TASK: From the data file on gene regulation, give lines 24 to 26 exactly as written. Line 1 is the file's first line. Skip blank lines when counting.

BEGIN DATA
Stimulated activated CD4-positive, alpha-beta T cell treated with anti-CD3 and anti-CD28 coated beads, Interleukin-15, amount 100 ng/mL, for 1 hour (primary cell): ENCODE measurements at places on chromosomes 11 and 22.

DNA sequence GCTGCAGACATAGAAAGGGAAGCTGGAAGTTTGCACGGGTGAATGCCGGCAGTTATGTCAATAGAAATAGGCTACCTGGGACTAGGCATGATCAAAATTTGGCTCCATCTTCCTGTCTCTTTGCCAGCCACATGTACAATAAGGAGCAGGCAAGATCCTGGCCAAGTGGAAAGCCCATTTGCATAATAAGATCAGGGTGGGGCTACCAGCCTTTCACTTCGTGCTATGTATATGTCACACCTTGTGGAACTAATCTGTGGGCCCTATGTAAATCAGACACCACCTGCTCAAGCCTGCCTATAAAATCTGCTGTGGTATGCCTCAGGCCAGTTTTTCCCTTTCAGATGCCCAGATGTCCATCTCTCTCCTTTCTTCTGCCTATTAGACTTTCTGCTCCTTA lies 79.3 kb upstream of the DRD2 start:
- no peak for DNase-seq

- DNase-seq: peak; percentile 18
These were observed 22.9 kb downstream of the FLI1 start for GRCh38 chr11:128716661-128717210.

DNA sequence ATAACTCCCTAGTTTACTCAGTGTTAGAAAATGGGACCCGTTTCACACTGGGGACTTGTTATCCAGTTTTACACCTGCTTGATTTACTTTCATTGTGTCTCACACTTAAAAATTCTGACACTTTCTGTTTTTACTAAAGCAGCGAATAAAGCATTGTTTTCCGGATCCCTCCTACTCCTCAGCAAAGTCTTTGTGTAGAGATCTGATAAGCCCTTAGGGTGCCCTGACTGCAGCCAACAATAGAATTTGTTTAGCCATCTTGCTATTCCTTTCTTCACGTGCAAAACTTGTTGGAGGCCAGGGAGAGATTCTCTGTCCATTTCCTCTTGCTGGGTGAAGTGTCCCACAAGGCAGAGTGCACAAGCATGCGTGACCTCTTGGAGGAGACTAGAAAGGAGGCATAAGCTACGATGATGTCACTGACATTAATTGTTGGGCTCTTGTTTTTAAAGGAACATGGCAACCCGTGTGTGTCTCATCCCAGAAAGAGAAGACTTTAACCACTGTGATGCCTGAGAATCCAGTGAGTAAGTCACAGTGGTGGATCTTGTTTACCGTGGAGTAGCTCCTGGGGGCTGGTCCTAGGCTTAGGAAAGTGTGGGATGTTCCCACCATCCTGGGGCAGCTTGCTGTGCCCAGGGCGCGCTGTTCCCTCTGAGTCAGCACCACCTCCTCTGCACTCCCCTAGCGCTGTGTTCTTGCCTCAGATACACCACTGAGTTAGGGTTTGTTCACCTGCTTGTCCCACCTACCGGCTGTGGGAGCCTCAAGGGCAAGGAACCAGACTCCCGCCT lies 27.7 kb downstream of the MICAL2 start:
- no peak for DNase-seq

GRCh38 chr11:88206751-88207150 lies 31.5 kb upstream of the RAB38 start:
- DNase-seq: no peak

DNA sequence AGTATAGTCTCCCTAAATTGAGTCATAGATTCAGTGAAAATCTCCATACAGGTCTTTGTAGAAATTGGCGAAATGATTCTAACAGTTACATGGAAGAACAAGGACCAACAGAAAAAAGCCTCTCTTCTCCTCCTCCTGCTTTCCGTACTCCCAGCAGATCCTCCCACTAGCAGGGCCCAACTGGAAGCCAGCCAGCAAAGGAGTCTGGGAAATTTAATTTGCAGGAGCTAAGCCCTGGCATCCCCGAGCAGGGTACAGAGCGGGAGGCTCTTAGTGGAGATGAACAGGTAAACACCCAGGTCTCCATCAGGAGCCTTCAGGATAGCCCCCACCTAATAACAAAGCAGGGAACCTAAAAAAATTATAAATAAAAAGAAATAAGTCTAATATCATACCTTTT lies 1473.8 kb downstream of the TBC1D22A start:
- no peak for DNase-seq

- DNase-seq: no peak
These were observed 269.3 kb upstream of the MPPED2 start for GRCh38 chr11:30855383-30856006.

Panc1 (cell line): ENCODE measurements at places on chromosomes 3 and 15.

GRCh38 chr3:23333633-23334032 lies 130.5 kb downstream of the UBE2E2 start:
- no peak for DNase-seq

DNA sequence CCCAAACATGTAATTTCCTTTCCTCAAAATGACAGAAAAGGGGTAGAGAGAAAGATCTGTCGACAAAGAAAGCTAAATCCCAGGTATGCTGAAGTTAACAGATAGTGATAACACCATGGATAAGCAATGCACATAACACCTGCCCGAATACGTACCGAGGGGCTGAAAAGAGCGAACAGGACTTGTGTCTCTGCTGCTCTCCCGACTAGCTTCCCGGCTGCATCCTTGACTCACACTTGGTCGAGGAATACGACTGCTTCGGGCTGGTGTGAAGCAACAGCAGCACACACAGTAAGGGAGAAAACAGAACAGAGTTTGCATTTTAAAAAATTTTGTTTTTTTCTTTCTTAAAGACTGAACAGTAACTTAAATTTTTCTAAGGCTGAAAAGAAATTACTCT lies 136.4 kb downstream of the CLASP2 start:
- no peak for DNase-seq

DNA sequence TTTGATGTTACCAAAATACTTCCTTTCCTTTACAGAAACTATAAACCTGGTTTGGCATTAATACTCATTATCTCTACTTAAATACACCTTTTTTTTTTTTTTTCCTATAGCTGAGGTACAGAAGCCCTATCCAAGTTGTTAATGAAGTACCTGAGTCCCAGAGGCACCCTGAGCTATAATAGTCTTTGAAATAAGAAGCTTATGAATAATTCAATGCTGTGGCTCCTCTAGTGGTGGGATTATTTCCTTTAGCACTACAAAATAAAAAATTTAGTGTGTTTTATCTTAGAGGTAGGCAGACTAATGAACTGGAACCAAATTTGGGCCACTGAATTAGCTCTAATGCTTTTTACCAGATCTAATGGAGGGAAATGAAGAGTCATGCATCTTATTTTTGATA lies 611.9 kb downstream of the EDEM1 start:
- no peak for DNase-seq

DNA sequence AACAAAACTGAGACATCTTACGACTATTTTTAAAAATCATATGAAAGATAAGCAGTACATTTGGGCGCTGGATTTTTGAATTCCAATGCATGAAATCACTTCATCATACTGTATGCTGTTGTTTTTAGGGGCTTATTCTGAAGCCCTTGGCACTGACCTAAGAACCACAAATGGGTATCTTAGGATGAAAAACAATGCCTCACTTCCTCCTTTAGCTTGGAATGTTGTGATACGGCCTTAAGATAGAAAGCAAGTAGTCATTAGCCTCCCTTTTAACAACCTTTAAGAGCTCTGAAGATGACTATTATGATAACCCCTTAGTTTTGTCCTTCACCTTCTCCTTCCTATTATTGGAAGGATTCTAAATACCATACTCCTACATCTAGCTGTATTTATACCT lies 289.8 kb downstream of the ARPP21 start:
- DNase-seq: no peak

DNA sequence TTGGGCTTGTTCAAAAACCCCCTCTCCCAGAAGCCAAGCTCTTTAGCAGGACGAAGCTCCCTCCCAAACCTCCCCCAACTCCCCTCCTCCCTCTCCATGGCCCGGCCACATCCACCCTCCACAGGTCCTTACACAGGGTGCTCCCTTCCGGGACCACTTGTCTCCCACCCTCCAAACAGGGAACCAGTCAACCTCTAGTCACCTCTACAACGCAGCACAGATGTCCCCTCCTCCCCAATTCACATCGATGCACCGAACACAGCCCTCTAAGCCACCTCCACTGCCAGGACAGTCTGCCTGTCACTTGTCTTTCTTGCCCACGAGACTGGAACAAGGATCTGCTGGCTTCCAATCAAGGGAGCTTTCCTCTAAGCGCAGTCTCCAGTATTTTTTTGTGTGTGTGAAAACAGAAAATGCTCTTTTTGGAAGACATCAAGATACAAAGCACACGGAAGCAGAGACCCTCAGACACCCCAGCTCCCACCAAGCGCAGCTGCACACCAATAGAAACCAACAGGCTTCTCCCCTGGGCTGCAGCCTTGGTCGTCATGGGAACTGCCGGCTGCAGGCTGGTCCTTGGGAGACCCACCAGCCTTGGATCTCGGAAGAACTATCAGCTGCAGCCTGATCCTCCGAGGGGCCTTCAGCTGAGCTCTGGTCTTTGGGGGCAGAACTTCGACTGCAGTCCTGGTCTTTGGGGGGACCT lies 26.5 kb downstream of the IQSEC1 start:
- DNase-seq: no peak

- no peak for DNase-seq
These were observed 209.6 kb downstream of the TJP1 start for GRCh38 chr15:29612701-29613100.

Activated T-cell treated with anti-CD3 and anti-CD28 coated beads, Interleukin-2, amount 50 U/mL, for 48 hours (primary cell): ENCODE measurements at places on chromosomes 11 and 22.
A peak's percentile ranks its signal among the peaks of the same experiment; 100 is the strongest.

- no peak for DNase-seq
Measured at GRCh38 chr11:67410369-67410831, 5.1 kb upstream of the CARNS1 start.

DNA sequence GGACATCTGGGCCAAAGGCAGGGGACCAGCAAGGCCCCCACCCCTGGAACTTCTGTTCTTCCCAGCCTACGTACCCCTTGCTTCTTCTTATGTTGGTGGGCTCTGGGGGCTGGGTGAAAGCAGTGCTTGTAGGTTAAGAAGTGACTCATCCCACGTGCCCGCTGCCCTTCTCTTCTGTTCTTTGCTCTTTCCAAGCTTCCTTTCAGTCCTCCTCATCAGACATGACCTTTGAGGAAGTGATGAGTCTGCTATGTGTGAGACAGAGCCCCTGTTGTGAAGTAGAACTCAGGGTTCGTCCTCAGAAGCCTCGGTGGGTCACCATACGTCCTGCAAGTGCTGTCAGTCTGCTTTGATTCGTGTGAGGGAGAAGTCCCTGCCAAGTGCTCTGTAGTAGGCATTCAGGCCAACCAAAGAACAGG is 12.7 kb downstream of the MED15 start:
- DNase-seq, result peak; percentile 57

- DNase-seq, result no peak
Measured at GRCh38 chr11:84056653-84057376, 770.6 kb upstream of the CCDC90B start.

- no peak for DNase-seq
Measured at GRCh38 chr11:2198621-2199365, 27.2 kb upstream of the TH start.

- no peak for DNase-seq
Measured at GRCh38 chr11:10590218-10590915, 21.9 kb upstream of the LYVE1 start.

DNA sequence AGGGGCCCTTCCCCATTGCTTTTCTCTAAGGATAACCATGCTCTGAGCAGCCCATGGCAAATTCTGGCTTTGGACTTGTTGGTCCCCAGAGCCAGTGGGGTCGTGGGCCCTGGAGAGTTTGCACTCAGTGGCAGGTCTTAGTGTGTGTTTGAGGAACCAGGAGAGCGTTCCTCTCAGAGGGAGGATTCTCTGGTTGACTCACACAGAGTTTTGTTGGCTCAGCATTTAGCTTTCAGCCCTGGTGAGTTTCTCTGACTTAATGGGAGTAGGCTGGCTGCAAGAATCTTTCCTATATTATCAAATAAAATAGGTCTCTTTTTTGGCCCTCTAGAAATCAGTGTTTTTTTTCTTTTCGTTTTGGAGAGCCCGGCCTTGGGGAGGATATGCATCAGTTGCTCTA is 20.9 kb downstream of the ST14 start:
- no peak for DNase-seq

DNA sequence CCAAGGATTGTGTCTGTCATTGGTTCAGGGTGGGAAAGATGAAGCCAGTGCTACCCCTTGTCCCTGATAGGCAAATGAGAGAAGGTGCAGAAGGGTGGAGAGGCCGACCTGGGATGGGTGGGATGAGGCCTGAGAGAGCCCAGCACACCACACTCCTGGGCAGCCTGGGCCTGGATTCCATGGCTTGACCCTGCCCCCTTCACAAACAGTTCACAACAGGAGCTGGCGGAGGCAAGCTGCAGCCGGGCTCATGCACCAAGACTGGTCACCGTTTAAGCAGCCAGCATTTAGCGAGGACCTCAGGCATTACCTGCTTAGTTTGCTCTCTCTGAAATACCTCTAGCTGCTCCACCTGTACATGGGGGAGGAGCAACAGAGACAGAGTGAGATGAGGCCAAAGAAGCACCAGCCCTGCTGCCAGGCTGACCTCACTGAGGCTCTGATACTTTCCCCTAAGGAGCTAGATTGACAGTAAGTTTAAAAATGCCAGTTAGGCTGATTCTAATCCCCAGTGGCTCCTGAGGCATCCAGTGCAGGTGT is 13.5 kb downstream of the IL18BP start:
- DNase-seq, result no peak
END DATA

- DNase-seq: no peak

- no peak for DNase-seq
These were observed 209.6 kb downstream of the TJP1 start for GRCh38 chr15:29612701-29613100.